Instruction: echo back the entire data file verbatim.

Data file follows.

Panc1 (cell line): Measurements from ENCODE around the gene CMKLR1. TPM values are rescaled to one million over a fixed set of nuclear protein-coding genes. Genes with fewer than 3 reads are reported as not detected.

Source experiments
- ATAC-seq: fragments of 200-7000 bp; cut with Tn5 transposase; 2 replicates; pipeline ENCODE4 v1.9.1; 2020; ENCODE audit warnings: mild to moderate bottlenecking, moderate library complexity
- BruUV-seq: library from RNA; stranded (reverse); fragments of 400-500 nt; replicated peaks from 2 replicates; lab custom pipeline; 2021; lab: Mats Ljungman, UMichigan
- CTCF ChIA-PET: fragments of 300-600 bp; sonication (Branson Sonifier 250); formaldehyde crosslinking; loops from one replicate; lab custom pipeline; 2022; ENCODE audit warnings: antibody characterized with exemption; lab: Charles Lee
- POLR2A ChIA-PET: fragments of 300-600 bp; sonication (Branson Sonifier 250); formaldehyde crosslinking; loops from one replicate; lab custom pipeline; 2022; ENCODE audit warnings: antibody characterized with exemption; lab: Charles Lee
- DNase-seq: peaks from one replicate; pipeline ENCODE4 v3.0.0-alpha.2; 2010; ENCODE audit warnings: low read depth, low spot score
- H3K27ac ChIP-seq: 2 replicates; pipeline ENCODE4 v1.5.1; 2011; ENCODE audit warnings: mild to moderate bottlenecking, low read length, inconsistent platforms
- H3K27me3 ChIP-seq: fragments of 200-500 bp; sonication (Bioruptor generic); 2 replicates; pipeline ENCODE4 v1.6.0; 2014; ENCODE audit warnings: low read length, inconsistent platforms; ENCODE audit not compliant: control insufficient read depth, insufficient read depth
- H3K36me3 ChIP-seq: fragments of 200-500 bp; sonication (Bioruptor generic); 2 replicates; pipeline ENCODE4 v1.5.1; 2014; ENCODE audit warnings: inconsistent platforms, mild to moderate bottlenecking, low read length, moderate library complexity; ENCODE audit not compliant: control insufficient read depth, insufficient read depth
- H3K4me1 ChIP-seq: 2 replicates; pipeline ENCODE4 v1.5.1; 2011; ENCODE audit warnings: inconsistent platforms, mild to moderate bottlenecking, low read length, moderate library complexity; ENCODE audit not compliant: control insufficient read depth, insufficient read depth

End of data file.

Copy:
Panc1 (cell line): Measurements from ENCODE around the gene CMKLR1. TPM values are rescaled to one million over a fixed set of nuclear protein-coding genes. Genes with fewer than 3 reads are reported as not detected.

Source experiments
- ATAC-seq: fragments of 200-7000 bp; cut with Tn5 transposase; 2 replicates; pipeline ENCODE4 v1.9.1; 2020; ENCODE audit warnings: mild to moderate bottlenecking, moderate library complexity
- BruUV-seq: library from RNA; stranded (reverse); fragments of 400-500 nt; replicated peaks from 2 replicates; lab custom pipeline; 2021; lab: Mats Ljungman, UMichigan
- CTCF ChIA-PET: fragments of 300-600 bp; sonication (Branson Sonifier 250); formaldehyde crosslinking; loops from one replicate; lab custom pipeline; 2022; ENCODE audit warnings: antibody characterized with exemption; lab: Charles Lee
- POLR2A ChIA-PET: fragments of 300-600 bp; sonication (Branson Sonifier 250); formaldehyde crosslinking; loops from one replicate; lab custom pipeline; 2022; ENCODE audit warnings: antibody characterized with exemption; lab: Charles Lee
- DNase-seq: peaks from one replicate; pipeline ENCODE4 v3.0.0-alpha.2; 2010; ENCODE audit warnings: low read depth, low spot score
- H3K27ac ChIP-seq: 2 replicates; pipeline ENCODE4 v1.5.1; 2011; ENCODE audit warnings: mild to moderate bottlenecking, low read length, inconsistent platforms
- H3K27me3 ChIP-seq: fragments of 200-500 bp; sonication (Bioruptor generic); 2 replicates; pipeline ENCODE4 v1.6.0; 2014; ENCODE audit warnings: low read length, inconsistent platforms; ENCODE audit not compliant: control insufficient read depth, insufficient read depth
- H3K36me3 ChIP-seq: fragments of 200-500 bp; sonication (Bioruptor generic); 2 replicates; pipeline ENCODE4 v1.5.1; 2014; ENCODE audit warnings: inconsistent platforms, mild to moderate bottlenecking, low read length, moderate library complexity; ENCODE audit not compliant: control insufficient read depth, insufficient read depth
- H3K4me1 ChIP-seq: 2 replicates; pipeline ENCODE4 v1.5.1; 2011; ENCODE audit warnings: inconsistent platforms, mild to moderate bottlenecking, low read length, moderate library complexity; ENCODE audit not compliant: control insufficient read depth, insufficient read depth